Major Moves

Dec. 21, 2004
Logistics is becoming a major market for information technology.

Anyone who has served in the military forces knows the importance of logistics. General Dwight D. Eisenhower often claimed that the greatest contributor to American victories in World War II was our superior logistics management rather than our firepower. The results of a recent study of current national logistics practices conducted jointly by KPMG Peat Marwick and the University of Tennessee proves the importance of logistics in winning markets, as well. The study provides benchmarking information on competitive issues, information technology, logistics management, and supply chain performance measures. According to this study, the promise of a fully integrated logistics process--one that is linked to a corporation's business goals, its core processes, and its outside suppliers and customers--has not yet been realized by U.S. manufacturing companies. Among the key findings in this area

  • Logistics management continues to move from the warehouses and loading docks to the executive suites of major manufacturing companies, as more corporate leaders view logistics as a significant way to build competitive advantages.
  • The selection and deployment--and especially the integration--of information technology is the major challenge facing logistics professionals today.
  • Logistics professionals feel that they are not doing as well as their best competitors in managing their supply chains, information systems and inventory, or in their marketing and speed of bringing new products to market.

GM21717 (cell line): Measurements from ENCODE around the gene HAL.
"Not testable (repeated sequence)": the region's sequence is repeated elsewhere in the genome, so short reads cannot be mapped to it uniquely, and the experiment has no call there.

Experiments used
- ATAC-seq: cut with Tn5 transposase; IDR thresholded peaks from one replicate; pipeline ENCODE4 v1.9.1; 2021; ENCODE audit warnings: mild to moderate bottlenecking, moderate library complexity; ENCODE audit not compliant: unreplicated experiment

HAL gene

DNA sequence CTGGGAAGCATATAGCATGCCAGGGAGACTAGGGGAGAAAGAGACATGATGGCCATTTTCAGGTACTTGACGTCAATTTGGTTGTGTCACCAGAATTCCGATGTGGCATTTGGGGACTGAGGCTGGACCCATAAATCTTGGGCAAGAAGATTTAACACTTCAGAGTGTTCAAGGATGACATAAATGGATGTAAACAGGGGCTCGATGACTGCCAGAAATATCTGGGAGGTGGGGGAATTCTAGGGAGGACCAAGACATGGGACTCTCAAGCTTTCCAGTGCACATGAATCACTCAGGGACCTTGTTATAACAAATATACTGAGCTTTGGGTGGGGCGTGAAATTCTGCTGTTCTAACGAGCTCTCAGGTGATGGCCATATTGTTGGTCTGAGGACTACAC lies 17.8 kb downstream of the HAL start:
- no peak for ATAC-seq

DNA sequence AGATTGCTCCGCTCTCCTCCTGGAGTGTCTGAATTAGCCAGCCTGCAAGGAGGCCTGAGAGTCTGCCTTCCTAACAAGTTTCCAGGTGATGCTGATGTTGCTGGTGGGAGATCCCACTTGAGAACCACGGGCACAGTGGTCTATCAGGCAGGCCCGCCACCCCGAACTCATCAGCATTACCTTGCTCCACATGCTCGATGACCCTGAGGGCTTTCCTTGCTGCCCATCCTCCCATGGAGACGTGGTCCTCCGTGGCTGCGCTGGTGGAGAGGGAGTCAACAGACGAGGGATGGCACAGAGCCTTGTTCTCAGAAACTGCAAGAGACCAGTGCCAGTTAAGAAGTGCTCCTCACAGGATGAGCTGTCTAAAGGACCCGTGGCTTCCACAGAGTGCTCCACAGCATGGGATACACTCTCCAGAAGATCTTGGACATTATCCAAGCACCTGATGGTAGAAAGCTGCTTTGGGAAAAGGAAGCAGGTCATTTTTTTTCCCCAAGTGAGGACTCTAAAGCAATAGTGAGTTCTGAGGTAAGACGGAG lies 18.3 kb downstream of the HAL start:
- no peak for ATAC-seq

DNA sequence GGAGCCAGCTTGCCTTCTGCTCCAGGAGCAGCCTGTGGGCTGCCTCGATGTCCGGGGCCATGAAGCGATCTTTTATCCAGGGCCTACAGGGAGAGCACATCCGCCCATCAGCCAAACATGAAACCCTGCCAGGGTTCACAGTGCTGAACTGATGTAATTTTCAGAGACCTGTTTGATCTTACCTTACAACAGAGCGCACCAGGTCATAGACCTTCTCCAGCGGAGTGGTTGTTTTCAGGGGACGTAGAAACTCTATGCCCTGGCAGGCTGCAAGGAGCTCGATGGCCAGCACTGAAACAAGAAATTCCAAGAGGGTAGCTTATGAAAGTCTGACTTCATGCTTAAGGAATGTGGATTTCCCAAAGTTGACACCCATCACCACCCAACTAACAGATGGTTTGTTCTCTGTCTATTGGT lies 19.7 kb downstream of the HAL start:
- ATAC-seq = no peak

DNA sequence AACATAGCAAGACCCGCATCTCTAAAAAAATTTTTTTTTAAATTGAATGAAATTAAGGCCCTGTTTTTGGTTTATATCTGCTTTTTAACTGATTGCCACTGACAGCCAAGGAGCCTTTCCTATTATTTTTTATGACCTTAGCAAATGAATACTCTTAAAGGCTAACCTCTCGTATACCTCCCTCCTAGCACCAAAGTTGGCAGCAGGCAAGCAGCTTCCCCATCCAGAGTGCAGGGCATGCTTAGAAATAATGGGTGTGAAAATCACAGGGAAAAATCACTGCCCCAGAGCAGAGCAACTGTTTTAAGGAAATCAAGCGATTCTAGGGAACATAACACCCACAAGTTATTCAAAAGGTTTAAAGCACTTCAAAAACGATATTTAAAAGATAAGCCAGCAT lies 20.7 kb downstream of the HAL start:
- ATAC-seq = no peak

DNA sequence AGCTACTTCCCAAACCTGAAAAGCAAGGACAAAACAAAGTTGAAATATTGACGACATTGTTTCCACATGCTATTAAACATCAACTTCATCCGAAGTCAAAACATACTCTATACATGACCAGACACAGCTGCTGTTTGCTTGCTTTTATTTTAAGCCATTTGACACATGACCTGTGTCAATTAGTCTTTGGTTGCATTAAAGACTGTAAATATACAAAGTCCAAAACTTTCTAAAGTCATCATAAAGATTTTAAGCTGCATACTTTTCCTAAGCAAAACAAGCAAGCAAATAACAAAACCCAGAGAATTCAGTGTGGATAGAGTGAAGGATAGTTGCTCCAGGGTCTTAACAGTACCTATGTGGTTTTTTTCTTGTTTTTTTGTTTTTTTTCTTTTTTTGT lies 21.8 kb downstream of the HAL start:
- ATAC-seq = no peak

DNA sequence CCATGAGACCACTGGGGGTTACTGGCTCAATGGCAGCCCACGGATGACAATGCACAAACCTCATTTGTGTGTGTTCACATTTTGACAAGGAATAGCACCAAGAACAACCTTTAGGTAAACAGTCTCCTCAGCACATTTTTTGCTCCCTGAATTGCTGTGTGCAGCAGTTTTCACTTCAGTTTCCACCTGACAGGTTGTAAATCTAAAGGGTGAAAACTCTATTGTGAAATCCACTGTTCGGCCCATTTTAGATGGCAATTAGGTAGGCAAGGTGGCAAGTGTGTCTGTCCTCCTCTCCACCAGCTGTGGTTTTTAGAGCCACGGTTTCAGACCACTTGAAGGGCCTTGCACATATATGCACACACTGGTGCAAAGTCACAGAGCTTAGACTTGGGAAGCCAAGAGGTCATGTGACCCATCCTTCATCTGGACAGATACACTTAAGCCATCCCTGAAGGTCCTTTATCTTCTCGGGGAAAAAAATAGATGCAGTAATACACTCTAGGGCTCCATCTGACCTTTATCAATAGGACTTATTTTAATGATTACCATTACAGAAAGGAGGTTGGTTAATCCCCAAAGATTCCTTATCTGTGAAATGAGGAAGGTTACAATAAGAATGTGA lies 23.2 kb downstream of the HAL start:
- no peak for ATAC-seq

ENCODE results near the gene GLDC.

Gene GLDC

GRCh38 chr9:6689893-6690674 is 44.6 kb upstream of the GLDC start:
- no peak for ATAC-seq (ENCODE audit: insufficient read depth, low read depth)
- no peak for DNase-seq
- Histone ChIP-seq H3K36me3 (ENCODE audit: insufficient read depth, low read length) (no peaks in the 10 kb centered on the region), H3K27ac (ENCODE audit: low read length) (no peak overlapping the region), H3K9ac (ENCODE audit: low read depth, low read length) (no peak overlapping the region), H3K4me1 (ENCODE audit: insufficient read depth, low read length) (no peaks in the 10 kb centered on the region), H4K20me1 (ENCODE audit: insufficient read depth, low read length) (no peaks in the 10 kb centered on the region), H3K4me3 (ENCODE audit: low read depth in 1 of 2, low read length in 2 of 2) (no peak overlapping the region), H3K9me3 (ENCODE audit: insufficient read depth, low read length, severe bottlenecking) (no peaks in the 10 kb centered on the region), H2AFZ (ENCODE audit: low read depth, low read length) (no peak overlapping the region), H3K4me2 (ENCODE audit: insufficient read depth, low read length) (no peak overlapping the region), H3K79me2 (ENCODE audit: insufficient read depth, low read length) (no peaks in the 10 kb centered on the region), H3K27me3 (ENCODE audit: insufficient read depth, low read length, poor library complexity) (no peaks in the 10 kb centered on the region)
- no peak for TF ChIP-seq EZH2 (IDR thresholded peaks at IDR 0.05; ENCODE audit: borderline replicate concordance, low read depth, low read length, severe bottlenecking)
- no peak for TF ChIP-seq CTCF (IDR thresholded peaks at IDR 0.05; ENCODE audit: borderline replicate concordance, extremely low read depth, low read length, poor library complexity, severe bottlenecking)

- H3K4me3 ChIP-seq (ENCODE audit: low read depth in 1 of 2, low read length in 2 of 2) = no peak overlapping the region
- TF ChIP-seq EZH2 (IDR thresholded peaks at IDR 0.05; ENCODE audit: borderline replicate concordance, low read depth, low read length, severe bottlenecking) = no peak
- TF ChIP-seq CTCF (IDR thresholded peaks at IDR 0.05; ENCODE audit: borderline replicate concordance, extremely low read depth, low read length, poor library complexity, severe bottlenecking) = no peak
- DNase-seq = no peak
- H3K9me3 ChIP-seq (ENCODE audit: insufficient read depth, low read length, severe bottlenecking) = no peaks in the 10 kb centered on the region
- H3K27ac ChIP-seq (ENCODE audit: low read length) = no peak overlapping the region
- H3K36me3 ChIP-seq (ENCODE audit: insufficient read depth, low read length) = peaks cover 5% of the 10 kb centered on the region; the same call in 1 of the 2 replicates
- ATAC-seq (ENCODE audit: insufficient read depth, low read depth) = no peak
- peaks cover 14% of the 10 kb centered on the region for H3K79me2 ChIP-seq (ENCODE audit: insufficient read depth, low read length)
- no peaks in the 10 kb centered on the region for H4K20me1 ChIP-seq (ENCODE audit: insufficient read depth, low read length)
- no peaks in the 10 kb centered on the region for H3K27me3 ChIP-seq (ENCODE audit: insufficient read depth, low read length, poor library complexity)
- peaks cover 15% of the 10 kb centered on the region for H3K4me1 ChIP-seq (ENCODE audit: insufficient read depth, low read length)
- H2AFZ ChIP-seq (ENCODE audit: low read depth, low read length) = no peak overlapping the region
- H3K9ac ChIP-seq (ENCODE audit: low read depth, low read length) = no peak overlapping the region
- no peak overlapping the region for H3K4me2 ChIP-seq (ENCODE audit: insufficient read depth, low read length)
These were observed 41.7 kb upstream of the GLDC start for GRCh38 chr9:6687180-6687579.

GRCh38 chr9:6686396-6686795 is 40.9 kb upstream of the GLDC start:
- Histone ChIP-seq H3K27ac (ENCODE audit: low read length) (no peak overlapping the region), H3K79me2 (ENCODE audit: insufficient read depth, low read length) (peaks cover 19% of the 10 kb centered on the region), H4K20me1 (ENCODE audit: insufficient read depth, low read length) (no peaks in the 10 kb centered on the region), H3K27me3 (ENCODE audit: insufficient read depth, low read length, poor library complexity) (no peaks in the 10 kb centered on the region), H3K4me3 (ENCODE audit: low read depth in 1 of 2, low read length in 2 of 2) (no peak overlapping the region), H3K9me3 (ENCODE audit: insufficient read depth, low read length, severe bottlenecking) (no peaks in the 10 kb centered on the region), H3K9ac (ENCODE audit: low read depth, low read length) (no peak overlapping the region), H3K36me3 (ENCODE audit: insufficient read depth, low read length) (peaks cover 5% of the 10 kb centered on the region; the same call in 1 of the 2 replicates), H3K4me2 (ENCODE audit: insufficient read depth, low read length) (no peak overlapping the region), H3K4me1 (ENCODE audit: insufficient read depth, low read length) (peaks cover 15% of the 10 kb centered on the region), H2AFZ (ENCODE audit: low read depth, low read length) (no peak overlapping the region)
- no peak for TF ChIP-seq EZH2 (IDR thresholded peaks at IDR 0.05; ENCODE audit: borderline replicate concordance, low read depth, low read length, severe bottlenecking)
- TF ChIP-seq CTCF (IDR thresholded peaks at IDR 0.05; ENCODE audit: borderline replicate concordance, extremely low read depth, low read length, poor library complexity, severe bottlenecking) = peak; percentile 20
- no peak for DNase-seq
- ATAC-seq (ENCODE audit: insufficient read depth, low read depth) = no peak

• Outsourcing of supply chain functions is growing--and will continue to grow in the coming years. The survey also updates major trends: The function of logistics management is gaining in stature. The number of logistics managers reporting directly to the president, CFO, or COO increased from 21% in 1995 to more than 30% in 1996. To be successful, supply chain operations need to deploy and integrate technology in order to respond more quickly to customers' needs. The study also shows that companies are investing their faith--and their dollars--in information technology. Nearly one-third of the study's respondents are investing from 2% to 5% of their gross sales in IT. An additional 13% are spending even more. The highest priorities: order-processing, software, EDI, and telecommunications enhancements. Inventory management has become less of a concern as the ratio of inventory to sales has dropped significantly in recent years. More than half of the respondents reported inventory levels lower today than five years ago. Performance measures such as order cycle time and back orders are becoming more important benchmarks for improving the movement of products through the supply chain. Executives from a wide range of industries and company sizes responded to the survey. Thirty percent of the respondents work in organizations with more than $1 billion in annual sales and 40% had sales between $100 million and $999 million. Customer service, responsiveness, and the ability to meet customers' needs were named the most critical attributes for future success. More than one-third of the respondents indicated that the use of third-party providers will increase this year, with more than 40% already outsourcing some components of their supply chain.
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